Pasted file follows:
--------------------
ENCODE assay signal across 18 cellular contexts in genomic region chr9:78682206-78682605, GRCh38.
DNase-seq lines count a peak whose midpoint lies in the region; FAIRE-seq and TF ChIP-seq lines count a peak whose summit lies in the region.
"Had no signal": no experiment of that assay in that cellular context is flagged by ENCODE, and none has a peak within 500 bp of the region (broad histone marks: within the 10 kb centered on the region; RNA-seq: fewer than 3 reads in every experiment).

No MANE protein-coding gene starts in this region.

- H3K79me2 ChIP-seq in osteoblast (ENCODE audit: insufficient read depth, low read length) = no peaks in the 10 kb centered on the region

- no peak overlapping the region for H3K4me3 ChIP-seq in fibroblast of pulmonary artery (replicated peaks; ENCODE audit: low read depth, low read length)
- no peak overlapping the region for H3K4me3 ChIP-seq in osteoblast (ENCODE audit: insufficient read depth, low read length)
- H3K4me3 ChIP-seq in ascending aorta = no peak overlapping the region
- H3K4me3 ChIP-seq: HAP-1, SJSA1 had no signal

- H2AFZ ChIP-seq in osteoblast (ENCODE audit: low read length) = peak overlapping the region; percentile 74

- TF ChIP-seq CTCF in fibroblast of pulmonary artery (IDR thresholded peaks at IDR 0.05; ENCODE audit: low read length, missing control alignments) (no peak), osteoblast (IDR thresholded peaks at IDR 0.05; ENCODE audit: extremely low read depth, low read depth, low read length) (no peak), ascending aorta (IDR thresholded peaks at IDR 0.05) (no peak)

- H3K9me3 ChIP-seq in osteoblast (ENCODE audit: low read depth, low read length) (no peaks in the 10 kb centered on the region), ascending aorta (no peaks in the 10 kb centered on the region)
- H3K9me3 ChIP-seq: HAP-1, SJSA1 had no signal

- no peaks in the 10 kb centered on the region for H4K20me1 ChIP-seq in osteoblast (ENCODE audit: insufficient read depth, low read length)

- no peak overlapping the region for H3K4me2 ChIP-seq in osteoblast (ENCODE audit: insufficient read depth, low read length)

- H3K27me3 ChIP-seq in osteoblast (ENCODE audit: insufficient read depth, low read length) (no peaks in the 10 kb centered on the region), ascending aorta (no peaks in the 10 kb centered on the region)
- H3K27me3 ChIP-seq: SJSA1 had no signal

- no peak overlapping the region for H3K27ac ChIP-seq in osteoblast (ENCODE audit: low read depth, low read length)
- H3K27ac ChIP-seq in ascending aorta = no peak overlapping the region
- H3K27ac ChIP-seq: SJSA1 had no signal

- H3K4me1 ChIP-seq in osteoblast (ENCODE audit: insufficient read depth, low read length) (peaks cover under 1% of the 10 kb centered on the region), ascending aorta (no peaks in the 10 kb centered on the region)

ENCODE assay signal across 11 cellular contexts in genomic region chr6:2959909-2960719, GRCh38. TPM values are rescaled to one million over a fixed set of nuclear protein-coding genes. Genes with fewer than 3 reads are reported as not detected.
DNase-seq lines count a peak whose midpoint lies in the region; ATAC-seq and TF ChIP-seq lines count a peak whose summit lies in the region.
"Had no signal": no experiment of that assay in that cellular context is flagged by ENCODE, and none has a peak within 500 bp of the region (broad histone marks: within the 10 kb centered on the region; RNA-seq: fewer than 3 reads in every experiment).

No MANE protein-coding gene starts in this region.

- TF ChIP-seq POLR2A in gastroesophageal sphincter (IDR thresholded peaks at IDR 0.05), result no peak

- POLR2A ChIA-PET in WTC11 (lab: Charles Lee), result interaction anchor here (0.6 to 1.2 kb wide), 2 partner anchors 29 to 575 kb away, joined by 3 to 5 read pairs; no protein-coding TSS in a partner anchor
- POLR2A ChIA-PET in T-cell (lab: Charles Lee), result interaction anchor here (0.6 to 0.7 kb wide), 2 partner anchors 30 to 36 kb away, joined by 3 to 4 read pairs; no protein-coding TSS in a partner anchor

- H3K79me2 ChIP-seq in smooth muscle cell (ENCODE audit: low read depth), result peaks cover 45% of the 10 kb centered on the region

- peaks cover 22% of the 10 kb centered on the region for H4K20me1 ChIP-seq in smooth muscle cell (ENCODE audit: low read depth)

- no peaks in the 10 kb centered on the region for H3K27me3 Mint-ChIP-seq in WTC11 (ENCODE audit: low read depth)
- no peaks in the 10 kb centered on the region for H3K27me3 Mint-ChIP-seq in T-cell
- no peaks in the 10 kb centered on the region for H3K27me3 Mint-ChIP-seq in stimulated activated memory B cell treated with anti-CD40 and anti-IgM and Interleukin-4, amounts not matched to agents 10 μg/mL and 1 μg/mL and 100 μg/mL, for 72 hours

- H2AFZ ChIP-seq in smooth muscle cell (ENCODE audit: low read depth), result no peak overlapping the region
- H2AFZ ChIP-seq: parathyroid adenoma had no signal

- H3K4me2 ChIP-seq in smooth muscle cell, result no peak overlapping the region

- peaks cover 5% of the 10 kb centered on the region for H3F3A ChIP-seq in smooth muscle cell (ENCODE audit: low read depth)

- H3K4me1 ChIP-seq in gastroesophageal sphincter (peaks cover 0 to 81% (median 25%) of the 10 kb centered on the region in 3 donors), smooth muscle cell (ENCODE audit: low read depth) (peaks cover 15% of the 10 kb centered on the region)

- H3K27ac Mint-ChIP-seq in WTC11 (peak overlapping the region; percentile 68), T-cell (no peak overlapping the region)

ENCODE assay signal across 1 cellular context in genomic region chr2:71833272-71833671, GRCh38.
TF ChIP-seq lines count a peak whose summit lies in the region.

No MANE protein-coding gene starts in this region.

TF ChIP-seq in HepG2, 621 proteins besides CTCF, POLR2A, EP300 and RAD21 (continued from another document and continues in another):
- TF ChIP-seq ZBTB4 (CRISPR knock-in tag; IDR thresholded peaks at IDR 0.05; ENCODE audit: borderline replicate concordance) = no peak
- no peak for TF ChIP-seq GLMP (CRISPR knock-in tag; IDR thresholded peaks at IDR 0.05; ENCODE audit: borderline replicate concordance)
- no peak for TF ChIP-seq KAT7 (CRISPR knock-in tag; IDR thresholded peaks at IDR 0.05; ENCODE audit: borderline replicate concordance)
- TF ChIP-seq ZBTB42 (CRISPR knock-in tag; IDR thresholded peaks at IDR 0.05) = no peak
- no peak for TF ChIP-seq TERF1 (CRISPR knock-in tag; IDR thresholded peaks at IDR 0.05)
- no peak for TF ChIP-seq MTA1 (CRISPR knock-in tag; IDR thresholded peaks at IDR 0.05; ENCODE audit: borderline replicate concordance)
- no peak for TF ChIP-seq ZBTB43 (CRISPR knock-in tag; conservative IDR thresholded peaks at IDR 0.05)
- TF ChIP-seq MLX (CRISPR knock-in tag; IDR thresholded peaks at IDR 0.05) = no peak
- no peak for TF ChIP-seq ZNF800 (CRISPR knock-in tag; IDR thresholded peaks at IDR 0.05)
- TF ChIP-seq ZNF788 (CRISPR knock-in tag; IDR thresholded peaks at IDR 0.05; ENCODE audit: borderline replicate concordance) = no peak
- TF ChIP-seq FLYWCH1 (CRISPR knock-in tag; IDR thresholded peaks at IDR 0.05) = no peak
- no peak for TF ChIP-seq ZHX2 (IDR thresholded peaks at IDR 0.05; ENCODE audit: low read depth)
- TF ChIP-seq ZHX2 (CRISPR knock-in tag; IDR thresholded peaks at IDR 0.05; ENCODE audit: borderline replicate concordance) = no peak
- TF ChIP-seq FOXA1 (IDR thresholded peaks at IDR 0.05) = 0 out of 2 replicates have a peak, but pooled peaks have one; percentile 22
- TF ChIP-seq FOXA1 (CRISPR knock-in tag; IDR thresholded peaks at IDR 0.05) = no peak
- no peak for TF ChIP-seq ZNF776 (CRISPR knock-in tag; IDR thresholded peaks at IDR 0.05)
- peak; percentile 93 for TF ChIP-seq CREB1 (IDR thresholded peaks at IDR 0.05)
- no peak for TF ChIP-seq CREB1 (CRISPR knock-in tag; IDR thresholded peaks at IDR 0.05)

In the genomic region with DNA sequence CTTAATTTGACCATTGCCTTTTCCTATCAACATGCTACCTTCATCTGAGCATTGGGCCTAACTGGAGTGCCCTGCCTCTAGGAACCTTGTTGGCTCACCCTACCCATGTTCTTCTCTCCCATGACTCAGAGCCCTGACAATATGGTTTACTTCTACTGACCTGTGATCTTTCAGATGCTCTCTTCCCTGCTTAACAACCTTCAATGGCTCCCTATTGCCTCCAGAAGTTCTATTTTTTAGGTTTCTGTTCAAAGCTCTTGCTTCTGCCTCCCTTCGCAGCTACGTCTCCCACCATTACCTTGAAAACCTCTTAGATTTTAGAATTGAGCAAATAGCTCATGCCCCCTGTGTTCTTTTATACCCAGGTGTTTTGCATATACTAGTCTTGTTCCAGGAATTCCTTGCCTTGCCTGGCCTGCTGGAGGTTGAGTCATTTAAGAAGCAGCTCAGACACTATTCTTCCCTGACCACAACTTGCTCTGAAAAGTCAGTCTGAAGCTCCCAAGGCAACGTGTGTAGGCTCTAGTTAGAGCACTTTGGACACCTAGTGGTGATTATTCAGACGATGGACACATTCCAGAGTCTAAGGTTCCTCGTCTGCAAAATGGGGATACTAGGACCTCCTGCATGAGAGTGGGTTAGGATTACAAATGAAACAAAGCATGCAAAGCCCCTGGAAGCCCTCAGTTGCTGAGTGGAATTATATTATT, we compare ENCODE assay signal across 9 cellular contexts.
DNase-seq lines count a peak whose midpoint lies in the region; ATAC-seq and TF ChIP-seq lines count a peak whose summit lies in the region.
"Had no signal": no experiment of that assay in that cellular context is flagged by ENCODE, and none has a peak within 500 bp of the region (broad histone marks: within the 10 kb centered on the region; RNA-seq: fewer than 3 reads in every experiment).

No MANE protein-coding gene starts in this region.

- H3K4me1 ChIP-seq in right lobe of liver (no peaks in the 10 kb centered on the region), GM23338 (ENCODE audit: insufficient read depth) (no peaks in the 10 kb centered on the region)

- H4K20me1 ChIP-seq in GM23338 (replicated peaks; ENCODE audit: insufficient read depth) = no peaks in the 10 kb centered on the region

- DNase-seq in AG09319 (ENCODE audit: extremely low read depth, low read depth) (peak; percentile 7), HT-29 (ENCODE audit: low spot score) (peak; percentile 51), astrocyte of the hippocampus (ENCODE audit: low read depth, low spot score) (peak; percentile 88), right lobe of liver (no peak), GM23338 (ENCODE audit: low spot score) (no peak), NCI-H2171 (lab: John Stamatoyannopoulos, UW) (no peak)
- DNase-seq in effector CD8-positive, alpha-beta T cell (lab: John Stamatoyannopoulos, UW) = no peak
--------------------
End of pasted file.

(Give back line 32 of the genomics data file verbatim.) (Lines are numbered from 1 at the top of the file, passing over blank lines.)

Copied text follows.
- no peaks in the 10 kb centered on the region for H3K27me3 Mint-ChIP-seq in T-cell